Sunday, September 26, 2021


New Yorkers voice concerns about the creation of not one, but two draft maps for congressional and state voting districts; and providers ask the Supreme Court to act on Texas' new abortion law.


The January 6th committee subpoenas former Trump officials; a Senate showdown looms over the debt ceiling; the CDC okays COVID boosters for seniors; and advocates testify about scams targeting the elderly.


A new Oklahoma museum honors tribal nations, while Iowa's history is back on the blacktop; mixed news on COVID-19 comes with a warning about unconventional drugs; and electric cars and buses are coming to rural America.

Groups Call for Increased Voting Access in MA Prisons, Jails


Tuesday, July 6, 2021   

BOSTON -- Advocates for voting rights are calling on Massachusetts lawmakers to increase access to the ballot box in jails and prisons before this fall's elections.

People serving felony convictions in the Commonwealth are not eligible to vote, but those convicted of misdemeanors or awaiting trial in jails are.

Al-Ameen Patterson, vice-chair of the African American Coalition Committee, who has been incarcerated in Norfolk for 12 years, said at a town hall with the Democracy Behind Bars Coalition the biggest barriers he sees to voting while incarcerated are lack of awareness about voting eligibility, and sheriffs' failure to provide the necessary information.

"I think the sheriffs are guilty of deliberate indifference because they just show no interest in publishing the rights, the policies and procedures of voting while incarcerated," Patterson contended.

A bill before the General Court would require sheriffs to do more voting outreach, from providing absentee-ballot applications and information about candidates, to requiring counties with more than 800,000 people to have a polling location in the county jail itself.

Groups are also pushing to restore voting rights to those serving felony convictions, as well as to end prison gerrymandering.

Rep. Liz Miranda, D-Boston, added it's a major problem the census counts incarcerated people where prisons are located rather than in their home communities. She noted many prisons are in white suburbs, while most incarcerated people in Massachusetts are from over-policed low-income communities and communities of color.

Miranda said what's known as prison gerrymandering takes political power and resources away from people, many already stripped of their right to vote.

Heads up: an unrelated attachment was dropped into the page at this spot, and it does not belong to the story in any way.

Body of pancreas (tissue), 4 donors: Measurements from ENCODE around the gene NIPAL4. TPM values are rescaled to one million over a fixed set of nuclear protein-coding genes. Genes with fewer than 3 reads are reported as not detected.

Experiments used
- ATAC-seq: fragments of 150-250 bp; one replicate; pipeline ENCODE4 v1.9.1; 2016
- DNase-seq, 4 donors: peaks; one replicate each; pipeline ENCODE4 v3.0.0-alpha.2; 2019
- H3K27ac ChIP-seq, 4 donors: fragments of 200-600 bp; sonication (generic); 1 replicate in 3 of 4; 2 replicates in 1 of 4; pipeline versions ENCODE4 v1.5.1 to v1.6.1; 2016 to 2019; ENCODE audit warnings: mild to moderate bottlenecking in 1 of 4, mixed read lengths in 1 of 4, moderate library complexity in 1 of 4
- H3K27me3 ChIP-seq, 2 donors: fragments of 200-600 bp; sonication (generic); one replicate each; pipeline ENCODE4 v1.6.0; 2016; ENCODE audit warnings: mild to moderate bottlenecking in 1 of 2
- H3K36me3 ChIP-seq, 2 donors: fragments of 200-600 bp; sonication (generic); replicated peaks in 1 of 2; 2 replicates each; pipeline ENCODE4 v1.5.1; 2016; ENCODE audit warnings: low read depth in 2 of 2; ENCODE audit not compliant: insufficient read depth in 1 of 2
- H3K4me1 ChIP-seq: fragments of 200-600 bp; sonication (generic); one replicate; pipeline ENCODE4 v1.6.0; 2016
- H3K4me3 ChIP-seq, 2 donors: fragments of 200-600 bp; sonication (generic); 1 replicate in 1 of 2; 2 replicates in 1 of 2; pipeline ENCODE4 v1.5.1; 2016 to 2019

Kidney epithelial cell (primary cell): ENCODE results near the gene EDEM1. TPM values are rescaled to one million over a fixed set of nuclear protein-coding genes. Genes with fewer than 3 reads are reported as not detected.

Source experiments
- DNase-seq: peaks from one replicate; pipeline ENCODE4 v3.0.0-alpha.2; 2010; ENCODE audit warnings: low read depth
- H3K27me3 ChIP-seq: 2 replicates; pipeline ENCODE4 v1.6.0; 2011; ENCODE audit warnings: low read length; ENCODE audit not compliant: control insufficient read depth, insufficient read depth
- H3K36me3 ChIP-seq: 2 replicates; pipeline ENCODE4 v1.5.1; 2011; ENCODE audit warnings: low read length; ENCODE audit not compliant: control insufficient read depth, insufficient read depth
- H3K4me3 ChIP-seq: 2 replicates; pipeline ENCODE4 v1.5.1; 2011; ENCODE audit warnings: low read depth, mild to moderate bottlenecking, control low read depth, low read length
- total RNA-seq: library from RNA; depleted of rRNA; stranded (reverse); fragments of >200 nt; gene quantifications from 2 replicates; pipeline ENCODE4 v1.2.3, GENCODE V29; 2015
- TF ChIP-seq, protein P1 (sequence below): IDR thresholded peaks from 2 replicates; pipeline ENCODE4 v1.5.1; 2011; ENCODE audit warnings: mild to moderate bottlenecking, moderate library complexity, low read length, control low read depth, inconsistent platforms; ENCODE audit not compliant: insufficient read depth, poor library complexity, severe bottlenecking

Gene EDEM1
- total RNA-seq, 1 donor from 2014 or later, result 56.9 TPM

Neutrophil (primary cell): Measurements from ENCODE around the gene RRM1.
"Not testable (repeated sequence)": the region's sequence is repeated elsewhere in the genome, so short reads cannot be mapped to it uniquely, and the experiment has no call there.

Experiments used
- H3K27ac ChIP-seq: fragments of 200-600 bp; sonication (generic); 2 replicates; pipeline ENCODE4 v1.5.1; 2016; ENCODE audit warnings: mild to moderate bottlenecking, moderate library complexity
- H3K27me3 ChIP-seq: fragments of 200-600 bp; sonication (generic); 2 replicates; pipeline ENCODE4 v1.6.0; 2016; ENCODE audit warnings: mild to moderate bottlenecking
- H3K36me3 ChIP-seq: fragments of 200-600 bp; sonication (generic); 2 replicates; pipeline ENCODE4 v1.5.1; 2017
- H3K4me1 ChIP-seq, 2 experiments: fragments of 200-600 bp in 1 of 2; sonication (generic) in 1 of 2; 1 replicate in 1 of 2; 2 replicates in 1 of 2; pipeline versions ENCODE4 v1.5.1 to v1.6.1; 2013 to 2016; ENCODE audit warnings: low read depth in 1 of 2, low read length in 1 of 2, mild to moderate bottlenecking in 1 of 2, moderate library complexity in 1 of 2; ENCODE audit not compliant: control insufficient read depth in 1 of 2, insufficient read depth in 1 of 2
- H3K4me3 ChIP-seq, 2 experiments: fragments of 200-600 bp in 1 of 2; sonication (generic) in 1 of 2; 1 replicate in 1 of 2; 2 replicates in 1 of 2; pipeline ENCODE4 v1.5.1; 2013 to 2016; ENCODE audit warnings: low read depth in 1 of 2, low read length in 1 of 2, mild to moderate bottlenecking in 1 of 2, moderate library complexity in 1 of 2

"They're coming from Roxbury and Dorchester, Lawrence and Lowell, and they're living in communities which count them in the census and get resources for their towns, yet they belong to us," Miranda outlined. "It has led to our communities not getting what they deserve."

Miranda added the Commonwealth jails eight times more Black people than white people, and far more Black people are kept from voting because of a felony conviction.

Massachusetts is the most recent state to ban voting while incarcerated for a felony, via a ballot initiative passed in 2000, in response to political organizing within prisons.

get more stories like this via email
The climate resilience package includes $1.5 billion for measures to better defend the state against wildfires. (Peter Buschmann/U.S. Forest Service)


SACRAMENTO, Calif. -- Climate activists are praising Gov. Gavin Newsom for signing a $15 billion climate action package Thursday, but argued he …

Social Issues

BROOKLYN, N.Y. -- Some New Yorkers are voicing concerns about the creation of not one, but two draft maps for congressional, State Senate and …

Social Issues

LANSING, Mich. -- Michigan advocates for children and families are praising many of the investments in the 2022 state budget passed this week…

According to the World Health Organization, about one in six people age 60 years and older experienced some form of abuse in community settings during the past year. (Adobe Stock)

Social Issues

DES MOINES, Iowa -- There is strong public support in Iowa to enact a state law that criminalizes elder abuse, a topic also being discussed by law …


SALT LAKE CITY -- A researcher at the University of Utah said plans for generating renewable energy should include a power source right under our feet…

Roughly 11 million undocumented immigrants reside in the United States. (JP Photography/Adobe Stock)

Social Issues

CHICAGO -- Advocates for immigrants and refugees in Illinois traveled to Washington, D.C., this week to push for a pathway to citizenship for up to …


LITTLE ROCK, Ark. -- Arkansas produces more rice than any other state, and a new grant will help farmers explore ways to transition the industry to …

Social Issues

BISMARCK, N.D. -- North Dakota lawmakers in charge of redistricting have approved a preliminary draft of new legislative boundaries, but voters' …


Phone: 303.448.9105 Toll Free: 888.891.9416 Fax: 208.247.1830 Your trusted member- and audience-supported news source since 1996 Copyright 2021